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In a move that is responsive to the competitive higher education marketplace, Concordia University, St. Paul will lower its minimum graduation requirements for all bachelor’s degree programs from 128 to 120 credit hours, effective fall semester 2017.
The undergraduate policy committee unanimously voted for the reduction in requirements to align CSP with most public colleges and universities in Minnesota and nationwide which have already adopted the 120 credit minimum. Concordia St. Paul is one of the first private universities in the state to make this change in credit requirements, reinforcing the University’s commitment to making higher education more affordable to students. Overall cost for completing an undergraduate degree will be lowered for some students as a direct result of this change.
“I am proud to be part of a faculty that responds quickly to the rapidly changing marketplace of higher education while maintaining high academic standards and a comprehensive support system for our students,” said Dr. Robert Krueger, Chair of Undergraduate Policies Committee.
The reduced requirements only impact general elective courses and not general education or major requirements. Some degrees will continue to require more than 120 credit hours because of state licensing or program accreditation requirements. All returning undergraduates and incoming freshmen and transfer students will be affected by this policy change.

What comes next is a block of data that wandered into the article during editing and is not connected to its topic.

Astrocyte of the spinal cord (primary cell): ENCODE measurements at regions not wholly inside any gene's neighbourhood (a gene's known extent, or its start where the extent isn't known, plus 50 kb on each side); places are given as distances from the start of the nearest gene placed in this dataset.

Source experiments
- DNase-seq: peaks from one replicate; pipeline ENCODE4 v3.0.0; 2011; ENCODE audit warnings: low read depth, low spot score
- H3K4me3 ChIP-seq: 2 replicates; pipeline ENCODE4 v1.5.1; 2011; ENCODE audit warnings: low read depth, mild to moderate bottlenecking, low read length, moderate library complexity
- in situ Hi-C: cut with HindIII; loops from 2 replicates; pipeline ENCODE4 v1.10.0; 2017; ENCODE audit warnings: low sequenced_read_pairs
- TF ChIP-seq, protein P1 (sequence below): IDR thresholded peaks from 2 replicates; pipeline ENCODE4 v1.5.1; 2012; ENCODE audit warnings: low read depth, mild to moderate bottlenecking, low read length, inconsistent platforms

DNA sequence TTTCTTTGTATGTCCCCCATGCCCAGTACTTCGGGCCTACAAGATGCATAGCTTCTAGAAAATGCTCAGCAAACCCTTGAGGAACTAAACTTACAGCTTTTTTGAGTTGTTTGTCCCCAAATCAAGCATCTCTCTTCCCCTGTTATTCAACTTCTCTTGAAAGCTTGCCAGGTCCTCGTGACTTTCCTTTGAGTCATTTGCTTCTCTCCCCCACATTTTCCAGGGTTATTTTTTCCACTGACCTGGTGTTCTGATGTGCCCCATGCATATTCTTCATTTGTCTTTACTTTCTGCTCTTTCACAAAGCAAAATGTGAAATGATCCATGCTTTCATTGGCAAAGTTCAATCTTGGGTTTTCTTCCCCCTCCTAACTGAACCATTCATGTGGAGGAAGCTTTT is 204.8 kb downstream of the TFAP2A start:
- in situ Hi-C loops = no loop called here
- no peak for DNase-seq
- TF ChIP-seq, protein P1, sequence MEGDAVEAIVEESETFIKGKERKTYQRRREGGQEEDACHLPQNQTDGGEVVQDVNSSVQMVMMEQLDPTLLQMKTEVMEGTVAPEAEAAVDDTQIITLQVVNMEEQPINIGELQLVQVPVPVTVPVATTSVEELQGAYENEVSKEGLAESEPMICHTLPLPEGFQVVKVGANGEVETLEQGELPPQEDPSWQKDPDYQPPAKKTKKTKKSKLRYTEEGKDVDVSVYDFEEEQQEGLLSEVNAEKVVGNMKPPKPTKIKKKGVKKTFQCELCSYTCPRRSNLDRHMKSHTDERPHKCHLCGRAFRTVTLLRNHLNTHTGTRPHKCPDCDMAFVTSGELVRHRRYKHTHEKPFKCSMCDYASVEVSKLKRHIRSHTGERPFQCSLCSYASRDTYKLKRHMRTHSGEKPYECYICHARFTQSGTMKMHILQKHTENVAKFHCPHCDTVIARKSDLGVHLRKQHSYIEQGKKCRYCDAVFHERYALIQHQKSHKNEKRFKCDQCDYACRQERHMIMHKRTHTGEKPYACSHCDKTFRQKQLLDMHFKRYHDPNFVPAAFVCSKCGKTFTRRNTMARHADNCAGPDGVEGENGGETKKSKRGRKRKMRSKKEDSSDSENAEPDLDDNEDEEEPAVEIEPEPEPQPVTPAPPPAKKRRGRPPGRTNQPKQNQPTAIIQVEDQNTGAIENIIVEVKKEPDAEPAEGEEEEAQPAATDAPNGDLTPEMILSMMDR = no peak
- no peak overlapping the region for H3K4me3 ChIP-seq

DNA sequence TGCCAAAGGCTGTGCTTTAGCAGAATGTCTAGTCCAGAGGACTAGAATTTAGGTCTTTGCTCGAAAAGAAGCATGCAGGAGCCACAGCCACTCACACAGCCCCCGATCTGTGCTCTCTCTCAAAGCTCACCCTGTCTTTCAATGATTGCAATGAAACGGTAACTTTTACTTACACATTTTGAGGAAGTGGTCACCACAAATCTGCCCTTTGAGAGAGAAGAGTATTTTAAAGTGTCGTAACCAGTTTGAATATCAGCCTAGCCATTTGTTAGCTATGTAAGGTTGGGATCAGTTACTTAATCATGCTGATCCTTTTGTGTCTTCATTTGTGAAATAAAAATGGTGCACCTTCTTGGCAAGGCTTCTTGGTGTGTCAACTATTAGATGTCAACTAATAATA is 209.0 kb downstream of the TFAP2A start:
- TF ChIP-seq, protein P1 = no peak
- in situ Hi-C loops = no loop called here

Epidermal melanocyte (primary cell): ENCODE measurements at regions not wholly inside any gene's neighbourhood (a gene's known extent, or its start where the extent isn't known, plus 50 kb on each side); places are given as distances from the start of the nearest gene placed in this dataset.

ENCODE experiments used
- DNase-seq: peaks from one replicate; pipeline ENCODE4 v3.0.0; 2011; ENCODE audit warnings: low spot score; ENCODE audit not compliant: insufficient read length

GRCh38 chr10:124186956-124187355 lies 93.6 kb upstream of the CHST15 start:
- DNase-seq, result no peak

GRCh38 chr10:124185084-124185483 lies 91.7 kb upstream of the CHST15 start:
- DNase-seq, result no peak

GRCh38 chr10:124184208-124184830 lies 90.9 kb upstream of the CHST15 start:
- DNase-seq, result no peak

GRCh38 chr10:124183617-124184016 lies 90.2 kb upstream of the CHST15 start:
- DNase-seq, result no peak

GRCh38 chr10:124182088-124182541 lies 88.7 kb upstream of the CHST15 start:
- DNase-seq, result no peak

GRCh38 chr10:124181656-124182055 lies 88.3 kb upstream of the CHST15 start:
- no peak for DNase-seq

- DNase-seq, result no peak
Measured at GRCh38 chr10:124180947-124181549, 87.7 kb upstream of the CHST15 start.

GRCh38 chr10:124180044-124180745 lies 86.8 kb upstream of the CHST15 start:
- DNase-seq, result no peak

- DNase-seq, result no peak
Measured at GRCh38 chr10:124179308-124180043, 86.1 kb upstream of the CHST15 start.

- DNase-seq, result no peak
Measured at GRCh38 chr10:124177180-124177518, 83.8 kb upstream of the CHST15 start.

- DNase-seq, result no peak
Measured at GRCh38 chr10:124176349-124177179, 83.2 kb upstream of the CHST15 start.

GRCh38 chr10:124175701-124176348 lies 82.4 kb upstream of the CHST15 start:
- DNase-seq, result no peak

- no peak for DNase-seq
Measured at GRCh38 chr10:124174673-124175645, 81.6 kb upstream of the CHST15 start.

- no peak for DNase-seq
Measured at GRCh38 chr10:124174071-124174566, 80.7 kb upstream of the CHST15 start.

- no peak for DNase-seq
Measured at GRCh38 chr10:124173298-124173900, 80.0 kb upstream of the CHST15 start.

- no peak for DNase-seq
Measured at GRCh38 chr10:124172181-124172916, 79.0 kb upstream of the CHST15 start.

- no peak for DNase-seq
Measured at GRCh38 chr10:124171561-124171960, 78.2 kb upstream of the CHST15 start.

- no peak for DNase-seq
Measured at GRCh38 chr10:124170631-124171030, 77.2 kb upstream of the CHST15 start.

Already one of the most transfer-friendly schools in the Twin Cities, the reduction further eases the admission process for students looking to transfer to Concordia, while also reducing the time it takes to earn a degree.
“Throughout my whole college career I’ve been taking heavier loads to make sure I graduate on time,” said transfer student Shelby Seurer (’18). “I definitely feel like I’ll be able to focus solely on my degree and even my potential career now. The new change allows me to only take 12 credits in the spring of my senior year, so I will be able to put 100% of my effort into those classes. It will also allow me to get a job in the new free time I will have, which is a huge benefit to me personally.”
It is expected that retention and graduation rates will improve due to this change. The projected average cost savings of eight fewer credits for undergraduate students is approximately $3,000.